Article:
KAZAKHSTAN - Industry
General Manager Central Asia, Imperial Tobacco
Richard Parratt started his career at Imperial Tobacco in 1995 as a sales representative. In July 2013 he became General Manager for Central Asia, where he is responsible for the markets of Kazakhstan, Kyrgyzstan, Uzbekistan, Turkmenistan, Tajikistan, and Mongolia.
For the region, Kazakhstan is a sizeable tobacco market, but from a global perspective, it not the biggest. Imperial Tobacco is represented in about 160 different countries. Kazakhstan is a growing market for us. We recently reached a record market share of 9.3%, and have been growing for the last three years.
Tobacco consumers are very similar no matter where you go in the world. A consumer buys a pack of cigarettes, smokes it, and then goes back to the store and buys another one. But there are differences as well. In Kazakhstan, around 86% of smokers consume reduced-strength products. In Western Europe and other places, a lot of people smoke full-flavor products. Also, the Kazakhstani culture is different; people like to dress well, especially women. There is a bit of a showoff culture and people like to show what they’re doing. This tendency relates to every FMCG company because consumption is a statement here. People put their car keys on the table next to their bags, and so on. These things are noticed, and they send a message. I try to build my organization around understanding why adult consumers choose and how they make their choices. We don’t do anything to encourage non-smokers to start smoking or to prevent smokers from quitting. As a business we compete to ensure that adult smokers choose our brands over those of the competition.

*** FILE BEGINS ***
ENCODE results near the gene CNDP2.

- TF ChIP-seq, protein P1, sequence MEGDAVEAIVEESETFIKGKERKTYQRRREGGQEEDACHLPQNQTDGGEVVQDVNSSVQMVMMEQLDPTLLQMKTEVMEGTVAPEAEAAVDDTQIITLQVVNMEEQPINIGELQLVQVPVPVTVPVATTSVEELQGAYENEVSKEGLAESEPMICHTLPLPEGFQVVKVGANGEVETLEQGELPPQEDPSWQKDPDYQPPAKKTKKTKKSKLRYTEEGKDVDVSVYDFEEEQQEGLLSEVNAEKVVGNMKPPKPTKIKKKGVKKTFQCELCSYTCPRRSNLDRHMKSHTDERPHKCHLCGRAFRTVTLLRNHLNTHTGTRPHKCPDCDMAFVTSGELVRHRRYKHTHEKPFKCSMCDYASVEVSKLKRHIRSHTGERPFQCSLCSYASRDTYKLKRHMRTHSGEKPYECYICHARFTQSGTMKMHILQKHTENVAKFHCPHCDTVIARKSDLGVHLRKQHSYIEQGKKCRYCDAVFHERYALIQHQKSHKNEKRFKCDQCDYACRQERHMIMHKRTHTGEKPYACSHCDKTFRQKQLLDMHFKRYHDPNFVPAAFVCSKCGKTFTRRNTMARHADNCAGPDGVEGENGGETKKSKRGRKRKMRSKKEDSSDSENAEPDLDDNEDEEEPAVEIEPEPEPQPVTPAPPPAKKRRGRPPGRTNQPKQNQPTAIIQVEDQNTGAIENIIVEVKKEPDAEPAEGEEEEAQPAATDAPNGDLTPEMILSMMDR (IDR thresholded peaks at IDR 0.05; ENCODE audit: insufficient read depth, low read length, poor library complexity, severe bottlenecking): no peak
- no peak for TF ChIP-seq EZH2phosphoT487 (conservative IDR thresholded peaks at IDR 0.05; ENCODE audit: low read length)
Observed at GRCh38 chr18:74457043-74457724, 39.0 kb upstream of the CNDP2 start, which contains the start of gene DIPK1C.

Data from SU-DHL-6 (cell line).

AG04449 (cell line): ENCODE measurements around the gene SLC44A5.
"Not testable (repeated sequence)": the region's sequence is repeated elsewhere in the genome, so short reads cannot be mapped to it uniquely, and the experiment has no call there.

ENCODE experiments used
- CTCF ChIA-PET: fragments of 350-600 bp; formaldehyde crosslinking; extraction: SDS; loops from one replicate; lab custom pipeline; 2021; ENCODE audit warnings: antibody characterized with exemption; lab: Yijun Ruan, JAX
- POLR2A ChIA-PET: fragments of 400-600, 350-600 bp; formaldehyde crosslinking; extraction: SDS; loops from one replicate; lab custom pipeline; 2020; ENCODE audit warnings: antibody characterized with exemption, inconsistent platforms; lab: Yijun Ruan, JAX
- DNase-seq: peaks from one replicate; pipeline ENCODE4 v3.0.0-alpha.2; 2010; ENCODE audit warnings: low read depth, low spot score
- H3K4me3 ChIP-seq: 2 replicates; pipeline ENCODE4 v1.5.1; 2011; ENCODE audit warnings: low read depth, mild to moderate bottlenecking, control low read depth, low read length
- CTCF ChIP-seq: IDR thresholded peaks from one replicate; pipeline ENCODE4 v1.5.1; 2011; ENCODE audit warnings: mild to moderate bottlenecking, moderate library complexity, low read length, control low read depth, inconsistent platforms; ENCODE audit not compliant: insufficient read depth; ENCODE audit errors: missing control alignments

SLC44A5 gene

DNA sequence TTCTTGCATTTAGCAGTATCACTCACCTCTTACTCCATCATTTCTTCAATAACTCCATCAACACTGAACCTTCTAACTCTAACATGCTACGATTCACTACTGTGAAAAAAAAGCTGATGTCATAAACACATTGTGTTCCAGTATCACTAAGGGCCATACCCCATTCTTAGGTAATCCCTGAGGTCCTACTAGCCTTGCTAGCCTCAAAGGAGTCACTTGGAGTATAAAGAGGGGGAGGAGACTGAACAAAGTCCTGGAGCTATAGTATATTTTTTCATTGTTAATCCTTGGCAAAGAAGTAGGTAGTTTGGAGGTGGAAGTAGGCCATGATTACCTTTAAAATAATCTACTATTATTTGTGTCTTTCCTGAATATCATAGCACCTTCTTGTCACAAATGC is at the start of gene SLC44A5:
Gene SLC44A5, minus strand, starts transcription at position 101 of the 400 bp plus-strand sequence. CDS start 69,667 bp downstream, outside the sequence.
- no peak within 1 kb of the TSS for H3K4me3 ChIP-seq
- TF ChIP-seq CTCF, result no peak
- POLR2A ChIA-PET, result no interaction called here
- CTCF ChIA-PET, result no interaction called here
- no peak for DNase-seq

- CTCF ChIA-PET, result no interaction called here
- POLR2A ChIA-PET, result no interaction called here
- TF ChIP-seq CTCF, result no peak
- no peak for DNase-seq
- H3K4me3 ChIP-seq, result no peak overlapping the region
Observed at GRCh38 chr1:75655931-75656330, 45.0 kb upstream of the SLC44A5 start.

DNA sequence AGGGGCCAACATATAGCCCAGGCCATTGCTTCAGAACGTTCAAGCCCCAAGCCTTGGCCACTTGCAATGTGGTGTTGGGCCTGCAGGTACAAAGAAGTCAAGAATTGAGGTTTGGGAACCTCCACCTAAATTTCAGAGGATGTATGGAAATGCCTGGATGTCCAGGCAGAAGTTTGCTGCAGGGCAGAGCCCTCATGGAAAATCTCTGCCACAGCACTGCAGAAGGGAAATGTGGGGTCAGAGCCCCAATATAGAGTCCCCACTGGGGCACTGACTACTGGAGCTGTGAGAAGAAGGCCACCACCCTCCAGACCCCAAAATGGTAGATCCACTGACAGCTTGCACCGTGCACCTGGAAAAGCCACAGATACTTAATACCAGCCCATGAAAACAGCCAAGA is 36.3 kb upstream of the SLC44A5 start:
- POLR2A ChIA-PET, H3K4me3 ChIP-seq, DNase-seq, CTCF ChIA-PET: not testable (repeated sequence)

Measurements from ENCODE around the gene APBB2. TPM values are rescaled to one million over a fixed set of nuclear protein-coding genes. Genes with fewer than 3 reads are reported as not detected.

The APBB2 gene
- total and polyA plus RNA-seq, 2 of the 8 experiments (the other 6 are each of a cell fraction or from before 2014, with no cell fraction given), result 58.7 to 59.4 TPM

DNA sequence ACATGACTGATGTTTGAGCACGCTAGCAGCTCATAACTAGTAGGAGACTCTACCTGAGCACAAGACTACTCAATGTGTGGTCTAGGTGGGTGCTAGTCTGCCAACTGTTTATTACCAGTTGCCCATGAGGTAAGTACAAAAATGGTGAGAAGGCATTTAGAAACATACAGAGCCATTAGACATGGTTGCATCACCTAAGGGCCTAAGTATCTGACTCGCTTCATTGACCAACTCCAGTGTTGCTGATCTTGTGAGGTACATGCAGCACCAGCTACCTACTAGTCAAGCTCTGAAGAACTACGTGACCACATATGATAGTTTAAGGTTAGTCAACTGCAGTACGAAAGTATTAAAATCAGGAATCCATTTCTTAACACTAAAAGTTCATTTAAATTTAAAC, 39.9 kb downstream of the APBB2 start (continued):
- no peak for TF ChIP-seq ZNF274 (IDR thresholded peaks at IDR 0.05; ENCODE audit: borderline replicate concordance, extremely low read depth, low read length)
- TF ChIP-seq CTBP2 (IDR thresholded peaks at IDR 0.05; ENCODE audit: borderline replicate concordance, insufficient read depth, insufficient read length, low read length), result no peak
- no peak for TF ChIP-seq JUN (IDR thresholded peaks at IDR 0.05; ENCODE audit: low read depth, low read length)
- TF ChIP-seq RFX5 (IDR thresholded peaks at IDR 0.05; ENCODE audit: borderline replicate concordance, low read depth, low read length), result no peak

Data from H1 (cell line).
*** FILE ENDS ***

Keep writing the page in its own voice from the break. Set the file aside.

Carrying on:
We have a very focused portfolio. It’s basically Davidoff, West, and Imperial Classic. The larger the portfolio, the more complicated the strategy. It is much easier to run a focused portfolio. We separate our bands into strike SKUs and secondary. The strike SKUs are the ones that are everywhere. These are products that mass market and the secondary ones are more niche.
The challenges that we face are no different from those in any other country. I have worked in Spain, Russia, Belarus, Macedonia, Kosovo, Albania, the UK, and more. FMCG is all the same—you make a product, sell a product, get it to a consumer point of sale, and the consumer buys it. We are a tobacco company, so there are challenges inherent to our sector to which we strictly adhere. As a company, we then find where the opportunity lies within the legal framework, and make that our focus.
Recruitment is always a challenge. Right now the only position that we are recruiting from abroad is our intelligence manager, and he is tasked with developing local talent here in our organization. About seven or eight expatriates have left and been replaced by local talent since I have been here. I have tried to grow people from within the organization, give them the opportunity, and nurture them to build some sustainability. I want to recruit people not for the job they are doing, but for the job they can do in three to five years’ time. I always recruit people who challenge me on the basis of intelligence as this pushes me to increase my performance. We run a very open and non-hierarchical organization. I enjoy the people coming in and giving me their point of view as long as they are doing it in the right way. This relationship allows employees to actively contribute. Anyone can come and bring ideas. There is an open-door policy. We especially try to involve the more junior members of the organization.
© The Business Year – February 2015